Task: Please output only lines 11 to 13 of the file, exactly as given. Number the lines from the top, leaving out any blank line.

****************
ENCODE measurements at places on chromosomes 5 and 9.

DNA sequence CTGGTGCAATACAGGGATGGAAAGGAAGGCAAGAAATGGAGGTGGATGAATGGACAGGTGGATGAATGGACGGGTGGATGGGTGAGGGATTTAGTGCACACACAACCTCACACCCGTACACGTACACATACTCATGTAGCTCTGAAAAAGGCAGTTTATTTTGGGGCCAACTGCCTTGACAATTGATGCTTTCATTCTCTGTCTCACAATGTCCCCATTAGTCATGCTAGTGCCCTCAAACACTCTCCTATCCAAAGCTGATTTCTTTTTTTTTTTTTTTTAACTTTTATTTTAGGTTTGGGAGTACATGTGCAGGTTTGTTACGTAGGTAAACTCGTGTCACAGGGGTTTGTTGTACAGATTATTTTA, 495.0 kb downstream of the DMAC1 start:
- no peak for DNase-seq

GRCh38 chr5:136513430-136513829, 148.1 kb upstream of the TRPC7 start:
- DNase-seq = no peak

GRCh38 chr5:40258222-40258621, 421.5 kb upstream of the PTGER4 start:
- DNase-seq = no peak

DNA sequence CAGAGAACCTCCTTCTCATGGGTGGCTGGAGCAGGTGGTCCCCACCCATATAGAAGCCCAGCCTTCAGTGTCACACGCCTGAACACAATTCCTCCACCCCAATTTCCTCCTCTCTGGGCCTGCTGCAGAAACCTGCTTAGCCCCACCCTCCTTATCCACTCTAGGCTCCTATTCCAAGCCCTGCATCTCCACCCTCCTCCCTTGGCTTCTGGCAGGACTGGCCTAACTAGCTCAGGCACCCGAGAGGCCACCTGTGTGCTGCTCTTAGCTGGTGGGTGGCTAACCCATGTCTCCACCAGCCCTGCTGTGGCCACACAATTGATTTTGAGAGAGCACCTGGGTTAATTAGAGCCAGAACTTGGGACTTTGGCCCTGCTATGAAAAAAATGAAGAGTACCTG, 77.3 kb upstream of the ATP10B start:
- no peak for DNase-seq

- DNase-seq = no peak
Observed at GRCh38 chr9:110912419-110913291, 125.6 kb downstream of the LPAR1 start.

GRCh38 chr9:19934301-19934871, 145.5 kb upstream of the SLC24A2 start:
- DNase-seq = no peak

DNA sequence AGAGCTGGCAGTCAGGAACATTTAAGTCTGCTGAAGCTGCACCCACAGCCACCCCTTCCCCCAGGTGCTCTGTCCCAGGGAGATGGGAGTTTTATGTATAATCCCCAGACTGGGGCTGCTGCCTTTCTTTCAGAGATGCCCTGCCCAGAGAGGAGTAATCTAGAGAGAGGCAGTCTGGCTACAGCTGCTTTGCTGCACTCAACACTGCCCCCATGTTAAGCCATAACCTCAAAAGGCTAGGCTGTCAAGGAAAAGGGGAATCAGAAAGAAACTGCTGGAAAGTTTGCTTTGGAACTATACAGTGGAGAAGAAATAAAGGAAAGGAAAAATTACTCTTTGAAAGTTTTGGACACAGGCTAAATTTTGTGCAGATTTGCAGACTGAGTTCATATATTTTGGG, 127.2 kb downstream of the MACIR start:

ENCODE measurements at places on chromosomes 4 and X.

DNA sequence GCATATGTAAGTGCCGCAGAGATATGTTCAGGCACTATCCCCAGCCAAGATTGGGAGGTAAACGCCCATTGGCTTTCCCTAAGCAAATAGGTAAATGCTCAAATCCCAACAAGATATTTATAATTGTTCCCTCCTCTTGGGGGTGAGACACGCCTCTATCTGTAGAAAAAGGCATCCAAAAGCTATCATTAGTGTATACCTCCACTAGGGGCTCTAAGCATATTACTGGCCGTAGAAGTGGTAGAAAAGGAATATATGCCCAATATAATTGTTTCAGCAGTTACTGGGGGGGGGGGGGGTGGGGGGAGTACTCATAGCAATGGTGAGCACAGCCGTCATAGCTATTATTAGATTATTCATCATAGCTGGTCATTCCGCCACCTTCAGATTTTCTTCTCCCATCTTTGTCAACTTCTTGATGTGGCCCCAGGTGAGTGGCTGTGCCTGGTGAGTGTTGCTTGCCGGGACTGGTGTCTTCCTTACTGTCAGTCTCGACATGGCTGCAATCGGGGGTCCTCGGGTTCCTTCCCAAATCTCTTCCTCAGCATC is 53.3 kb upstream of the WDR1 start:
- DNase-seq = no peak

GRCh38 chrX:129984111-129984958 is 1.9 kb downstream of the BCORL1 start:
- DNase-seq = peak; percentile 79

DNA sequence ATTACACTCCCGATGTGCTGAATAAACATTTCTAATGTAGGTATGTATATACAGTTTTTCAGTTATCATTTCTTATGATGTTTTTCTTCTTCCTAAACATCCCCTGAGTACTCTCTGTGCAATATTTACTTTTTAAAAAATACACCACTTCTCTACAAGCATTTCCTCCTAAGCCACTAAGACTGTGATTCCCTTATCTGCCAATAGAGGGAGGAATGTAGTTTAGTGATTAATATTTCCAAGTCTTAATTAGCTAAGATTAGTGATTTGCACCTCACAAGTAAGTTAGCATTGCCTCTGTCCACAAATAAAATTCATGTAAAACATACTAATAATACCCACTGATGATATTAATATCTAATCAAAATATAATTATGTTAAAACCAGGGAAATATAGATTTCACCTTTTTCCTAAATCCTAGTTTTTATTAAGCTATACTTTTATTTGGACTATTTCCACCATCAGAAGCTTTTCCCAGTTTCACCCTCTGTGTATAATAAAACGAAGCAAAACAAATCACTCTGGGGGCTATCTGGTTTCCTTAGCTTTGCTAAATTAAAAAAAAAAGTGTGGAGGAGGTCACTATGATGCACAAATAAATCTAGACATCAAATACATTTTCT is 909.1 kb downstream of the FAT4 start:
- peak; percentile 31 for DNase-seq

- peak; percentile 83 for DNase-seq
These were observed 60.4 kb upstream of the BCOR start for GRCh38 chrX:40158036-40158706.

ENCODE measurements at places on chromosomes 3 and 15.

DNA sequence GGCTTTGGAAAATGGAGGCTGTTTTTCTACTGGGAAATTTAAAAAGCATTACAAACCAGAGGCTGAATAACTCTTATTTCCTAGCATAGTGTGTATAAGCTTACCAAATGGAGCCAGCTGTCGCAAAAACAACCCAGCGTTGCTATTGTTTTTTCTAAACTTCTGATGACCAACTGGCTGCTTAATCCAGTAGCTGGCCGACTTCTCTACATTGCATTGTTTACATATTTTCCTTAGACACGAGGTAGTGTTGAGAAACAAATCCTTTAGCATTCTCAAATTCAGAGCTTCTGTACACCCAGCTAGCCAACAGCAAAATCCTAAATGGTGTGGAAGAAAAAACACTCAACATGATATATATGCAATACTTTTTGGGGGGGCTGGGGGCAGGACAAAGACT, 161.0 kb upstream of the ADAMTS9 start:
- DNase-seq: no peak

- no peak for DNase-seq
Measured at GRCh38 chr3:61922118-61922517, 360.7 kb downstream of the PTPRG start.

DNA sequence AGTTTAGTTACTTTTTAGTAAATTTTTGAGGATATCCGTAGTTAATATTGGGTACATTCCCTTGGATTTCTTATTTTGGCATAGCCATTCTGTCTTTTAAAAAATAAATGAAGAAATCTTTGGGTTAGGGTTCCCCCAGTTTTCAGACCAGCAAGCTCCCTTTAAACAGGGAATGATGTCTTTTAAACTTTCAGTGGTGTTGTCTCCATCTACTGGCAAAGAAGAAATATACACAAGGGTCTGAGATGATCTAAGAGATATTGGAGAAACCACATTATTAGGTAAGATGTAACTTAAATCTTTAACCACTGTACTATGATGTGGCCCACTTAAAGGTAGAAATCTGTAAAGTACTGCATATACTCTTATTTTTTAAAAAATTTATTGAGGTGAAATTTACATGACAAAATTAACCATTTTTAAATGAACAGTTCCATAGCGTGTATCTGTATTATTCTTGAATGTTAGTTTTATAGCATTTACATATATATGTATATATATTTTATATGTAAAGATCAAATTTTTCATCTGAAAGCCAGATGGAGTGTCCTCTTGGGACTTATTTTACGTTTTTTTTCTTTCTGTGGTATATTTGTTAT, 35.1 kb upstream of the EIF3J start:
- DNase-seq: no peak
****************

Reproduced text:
Observed at GRCh38 chr9:110912419-110913291, 125.6 kb downstream of the LPAR1 start.

GRCh38 chr9:19934301-19934871, 145.5 kb upstream of the SLC24A2 start:
- DNase-seq = no peak